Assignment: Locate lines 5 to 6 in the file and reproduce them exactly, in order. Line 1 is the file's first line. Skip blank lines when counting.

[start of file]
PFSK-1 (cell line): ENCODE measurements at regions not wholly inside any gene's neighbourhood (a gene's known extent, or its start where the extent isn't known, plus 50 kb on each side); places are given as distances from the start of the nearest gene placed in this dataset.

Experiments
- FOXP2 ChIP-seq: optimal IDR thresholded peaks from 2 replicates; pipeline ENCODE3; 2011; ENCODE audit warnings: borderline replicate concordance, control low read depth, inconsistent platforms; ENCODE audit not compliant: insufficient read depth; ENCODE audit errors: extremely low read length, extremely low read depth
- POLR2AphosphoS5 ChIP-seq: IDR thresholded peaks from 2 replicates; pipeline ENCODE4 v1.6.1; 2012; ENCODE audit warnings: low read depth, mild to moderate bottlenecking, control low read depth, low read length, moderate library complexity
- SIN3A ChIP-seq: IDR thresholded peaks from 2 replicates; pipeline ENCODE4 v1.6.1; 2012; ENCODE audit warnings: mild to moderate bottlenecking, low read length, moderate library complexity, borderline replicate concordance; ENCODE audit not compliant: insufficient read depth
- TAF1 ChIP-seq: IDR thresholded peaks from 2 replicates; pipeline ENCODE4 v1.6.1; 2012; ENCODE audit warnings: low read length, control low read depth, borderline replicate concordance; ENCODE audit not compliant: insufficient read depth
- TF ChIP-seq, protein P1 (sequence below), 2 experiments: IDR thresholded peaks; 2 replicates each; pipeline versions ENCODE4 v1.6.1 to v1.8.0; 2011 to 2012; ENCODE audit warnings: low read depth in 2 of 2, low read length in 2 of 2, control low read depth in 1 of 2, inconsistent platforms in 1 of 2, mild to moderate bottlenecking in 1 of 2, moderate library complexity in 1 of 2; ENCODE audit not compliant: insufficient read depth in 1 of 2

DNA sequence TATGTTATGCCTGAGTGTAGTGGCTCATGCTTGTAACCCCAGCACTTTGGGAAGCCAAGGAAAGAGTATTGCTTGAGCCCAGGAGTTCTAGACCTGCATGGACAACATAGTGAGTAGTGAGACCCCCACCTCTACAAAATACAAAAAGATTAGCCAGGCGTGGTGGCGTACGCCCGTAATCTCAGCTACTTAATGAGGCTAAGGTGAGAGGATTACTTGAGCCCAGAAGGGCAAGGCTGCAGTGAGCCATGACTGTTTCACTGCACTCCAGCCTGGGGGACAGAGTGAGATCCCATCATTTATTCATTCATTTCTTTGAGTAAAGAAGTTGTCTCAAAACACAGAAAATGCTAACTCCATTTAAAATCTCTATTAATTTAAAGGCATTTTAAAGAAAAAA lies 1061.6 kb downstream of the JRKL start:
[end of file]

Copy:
- SIN3A ChIP-seq: IDR thresholded peaks from 2 replicates; pipeline ENCODE4 v1.6.1; 2012; ENCODE audit warnings: mild to moderate bottlenecking, low read length, moderate library complexity, borderline replicate concordance; ENCODE audit not compliant: insufficient read depth
- TAF1 ChIP-seq: IDR thresholded peaks from 2 replicates; pipeline ENCODE4 v1.6.1; 2012; ENCODE audit warnings: low read length, control low read depth, borderline replicate concordance; ENCODE audit not compliant: insufficient read depth